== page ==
Stamped and Sealed. The two Johns

Stamped and Sealed. The two Johns

The Bible tells of two personages that carry the name John. The first John is referred to as John the Baptist in the Western tradition and John the Forerunner in the Eastern Orthodox Church. To distinguish John from his namesake, John the Baptist, the former, a disciple of Jesus, is referred to as John the Evangelist in the West, John the Theologian in the orthodox tradition, and sometimes also called John the Divine, or John the Apostle.

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John the Forerunner is generally depicted based on the attributes accorded to him in the Gospels. He is presented with a strong-featured yet serene face, an intense look in his eyes, with long, flowing hair and a full beard. His appearance, facing forward, is as a hermit shrouded in rough sackcloth made of camel hair (Matthew 3,4). His hand gestures allude to his role as a preacher, offering a blessing (Fresco; 1642, Morača Monastery, Montenegro). In his left hand he is often portrayed clutching a rolled up scroll, a staff and sometimes a cross. It is also common to see John the Forerunner carrying a silver platter displaying his head, in remembrance of his martyrdom (Icon, 1644, monastery in Metrovica (now in Orthodox Church in Belgrado, Serbia). Equally, the platter may display the naked Child Jesus, as a symbolic, prophetic reference to the coming of Christ, the Lamb of God. (Icon, Museum of Ziemia Lubuska, Poland).

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In Byzantine art, John the Baptist is also represented as an angel with wings. This characterization refers to the prophecy of Malachi as cited in the Gospel of Mark (1, 2): “Behold, I send my messenger before thee, who will prepare your way….” The Greek word for angel (†ἄγγελος,) carries a double meaning; as ‘messenger’ and ‘angel’ (Icon; 16th century, Albania); therefore John is both the heavenly messenger of the Lord and the precursor. In the Eastern Orthodox Church, John is also given special importance, venerated in prayer and frequently depicted with the Mother of God: customarily they appear to the right and left of an enthroned Christ the King in the first row of icons. This composition, known as the deësis (prayer, intercession,supplication) has become a traditional element of the iconostasis (Icon; Deësis, 17th century, Bulgaria).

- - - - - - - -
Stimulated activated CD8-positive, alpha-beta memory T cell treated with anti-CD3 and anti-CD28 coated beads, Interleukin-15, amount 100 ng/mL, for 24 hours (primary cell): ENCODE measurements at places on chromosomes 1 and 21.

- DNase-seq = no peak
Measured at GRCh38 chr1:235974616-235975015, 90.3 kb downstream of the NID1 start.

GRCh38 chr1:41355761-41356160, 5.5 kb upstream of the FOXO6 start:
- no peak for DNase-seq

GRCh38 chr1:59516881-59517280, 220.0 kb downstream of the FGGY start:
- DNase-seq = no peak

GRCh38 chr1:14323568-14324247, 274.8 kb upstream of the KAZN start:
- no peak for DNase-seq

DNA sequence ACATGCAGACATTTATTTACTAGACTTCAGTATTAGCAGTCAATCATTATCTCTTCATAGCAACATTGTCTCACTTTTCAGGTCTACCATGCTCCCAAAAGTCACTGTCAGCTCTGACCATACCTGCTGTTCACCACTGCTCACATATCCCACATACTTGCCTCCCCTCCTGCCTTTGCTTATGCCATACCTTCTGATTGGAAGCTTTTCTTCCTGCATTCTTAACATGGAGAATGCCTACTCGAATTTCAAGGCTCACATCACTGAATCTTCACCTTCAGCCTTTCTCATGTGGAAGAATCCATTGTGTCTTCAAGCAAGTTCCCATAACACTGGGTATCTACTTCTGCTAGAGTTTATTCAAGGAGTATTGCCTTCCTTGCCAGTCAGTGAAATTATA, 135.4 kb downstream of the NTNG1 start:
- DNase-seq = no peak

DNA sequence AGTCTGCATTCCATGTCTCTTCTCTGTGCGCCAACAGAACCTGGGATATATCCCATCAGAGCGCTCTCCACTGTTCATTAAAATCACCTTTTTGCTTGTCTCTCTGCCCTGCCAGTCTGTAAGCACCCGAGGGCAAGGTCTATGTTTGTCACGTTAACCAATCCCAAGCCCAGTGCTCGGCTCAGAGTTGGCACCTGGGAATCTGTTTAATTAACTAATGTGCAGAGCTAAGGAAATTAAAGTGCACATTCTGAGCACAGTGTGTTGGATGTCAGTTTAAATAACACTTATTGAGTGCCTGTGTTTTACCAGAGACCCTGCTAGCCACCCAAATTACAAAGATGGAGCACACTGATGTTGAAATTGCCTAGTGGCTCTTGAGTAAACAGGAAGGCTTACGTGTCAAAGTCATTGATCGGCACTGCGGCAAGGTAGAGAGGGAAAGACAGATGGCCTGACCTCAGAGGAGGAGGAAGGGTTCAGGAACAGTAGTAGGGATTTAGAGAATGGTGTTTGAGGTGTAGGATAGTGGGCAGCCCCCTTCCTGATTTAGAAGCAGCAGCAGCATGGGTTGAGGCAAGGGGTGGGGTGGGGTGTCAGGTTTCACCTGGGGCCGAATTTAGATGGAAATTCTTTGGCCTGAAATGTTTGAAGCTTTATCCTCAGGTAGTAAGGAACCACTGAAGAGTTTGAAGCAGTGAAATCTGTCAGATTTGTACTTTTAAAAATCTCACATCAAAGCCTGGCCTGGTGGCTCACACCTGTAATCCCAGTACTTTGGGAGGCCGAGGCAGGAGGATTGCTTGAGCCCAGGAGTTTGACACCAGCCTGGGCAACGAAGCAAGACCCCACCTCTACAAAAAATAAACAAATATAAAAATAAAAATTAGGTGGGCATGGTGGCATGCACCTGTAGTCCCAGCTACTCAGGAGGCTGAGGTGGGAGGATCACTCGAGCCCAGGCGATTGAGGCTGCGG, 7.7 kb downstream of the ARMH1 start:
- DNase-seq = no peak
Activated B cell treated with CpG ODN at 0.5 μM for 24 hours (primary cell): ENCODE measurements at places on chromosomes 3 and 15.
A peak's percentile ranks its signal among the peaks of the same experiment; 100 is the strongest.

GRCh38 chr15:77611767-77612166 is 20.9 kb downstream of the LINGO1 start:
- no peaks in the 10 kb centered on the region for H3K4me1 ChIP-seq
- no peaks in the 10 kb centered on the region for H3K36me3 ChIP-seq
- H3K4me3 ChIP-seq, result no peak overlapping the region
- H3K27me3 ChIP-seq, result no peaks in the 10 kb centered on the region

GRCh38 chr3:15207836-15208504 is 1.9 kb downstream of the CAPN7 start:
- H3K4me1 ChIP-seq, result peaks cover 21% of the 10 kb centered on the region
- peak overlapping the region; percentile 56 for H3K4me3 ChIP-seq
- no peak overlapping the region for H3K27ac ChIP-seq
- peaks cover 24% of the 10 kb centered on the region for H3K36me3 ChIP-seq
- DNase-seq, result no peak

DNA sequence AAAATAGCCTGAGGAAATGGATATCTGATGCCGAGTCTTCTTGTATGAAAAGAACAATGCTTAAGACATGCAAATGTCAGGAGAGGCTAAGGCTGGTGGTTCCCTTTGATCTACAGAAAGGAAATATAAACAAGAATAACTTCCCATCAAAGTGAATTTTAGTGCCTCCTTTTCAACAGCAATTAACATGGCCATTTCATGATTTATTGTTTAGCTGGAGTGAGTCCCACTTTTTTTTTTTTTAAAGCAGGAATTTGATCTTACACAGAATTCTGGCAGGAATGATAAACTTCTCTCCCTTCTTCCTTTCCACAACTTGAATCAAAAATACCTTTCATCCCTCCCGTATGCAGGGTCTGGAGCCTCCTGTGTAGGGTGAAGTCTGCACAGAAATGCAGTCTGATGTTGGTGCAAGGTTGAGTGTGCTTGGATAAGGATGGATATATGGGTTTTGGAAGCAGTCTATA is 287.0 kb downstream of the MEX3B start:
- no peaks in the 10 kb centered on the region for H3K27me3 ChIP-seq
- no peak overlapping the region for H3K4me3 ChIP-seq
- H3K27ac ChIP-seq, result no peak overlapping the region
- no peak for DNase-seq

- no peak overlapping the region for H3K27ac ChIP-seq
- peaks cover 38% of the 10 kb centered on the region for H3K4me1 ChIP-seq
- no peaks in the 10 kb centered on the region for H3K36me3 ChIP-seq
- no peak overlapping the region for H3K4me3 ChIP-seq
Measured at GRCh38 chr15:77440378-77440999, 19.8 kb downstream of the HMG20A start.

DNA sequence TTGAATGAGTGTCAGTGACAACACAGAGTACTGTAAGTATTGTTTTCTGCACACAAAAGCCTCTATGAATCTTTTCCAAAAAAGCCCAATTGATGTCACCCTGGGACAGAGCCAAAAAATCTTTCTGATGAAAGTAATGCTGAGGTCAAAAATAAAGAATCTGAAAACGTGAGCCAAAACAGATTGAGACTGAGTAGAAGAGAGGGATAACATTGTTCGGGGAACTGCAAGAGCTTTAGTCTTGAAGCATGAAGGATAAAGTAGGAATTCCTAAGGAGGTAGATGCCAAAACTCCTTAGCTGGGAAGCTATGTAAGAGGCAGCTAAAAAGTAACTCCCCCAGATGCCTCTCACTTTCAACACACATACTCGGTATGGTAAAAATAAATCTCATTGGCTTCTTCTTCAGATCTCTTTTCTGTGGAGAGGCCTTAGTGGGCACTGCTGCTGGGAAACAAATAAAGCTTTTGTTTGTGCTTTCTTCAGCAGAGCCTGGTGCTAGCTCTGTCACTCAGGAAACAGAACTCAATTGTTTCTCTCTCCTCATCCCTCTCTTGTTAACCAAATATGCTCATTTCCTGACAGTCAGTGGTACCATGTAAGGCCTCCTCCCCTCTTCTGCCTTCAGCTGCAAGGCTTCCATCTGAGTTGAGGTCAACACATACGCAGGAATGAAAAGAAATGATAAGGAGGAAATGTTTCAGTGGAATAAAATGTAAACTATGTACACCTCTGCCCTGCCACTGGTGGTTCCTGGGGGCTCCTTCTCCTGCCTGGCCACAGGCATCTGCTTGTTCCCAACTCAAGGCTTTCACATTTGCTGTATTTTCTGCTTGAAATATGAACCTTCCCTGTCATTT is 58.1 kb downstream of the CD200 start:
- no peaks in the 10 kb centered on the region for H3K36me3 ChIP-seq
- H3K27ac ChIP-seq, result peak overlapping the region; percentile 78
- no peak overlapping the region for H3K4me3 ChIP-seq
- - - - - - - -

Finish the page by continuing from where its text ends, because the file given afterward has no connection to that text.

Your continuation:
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John the Theologian was the youngest of the twelve apostles and it is said that he was the disciple most beloved by Jesus. This special relationship is illustrated in the iconography of the side panel from a 15th century icon of the Last Supper, whereby John tenderly leans into Jesus, his head on his master’s bosom (Benaki Museum, Athens). In icons, John the Theologian is variously depicted as a young, beardless disciple of Jesus and also as an old man with a flowing beard, symbolic of his exceptionally long life, the longest of any apostles.

He is also the author of the eponymous Gospel and three Epistles in the New Testament.
According to tradition, around AD 95, John was exiled by Emperor Domitian to the Greek island of Patmos. In the Cave of the Apocalypse he wrote The Book of Revelations also known as The Apocalypse. In the image on this stamp, an elderly John is portrayed at the entrance to his cave, dictating his vision of the end of the world to his scribe and pupil, Prochorus (Miniature from the year 1334, Library of the Monastery of Saint John the Theologian, Patmos).

This article is dedicated to the former writer of this section, Hans Vonk, who died on January 15, 2015. His baptismal name was John. 

The stamps section is a regular feature of Eikonikon and has a new moniker and author: Anton Schipper

(Translated by Lorraine Weber)

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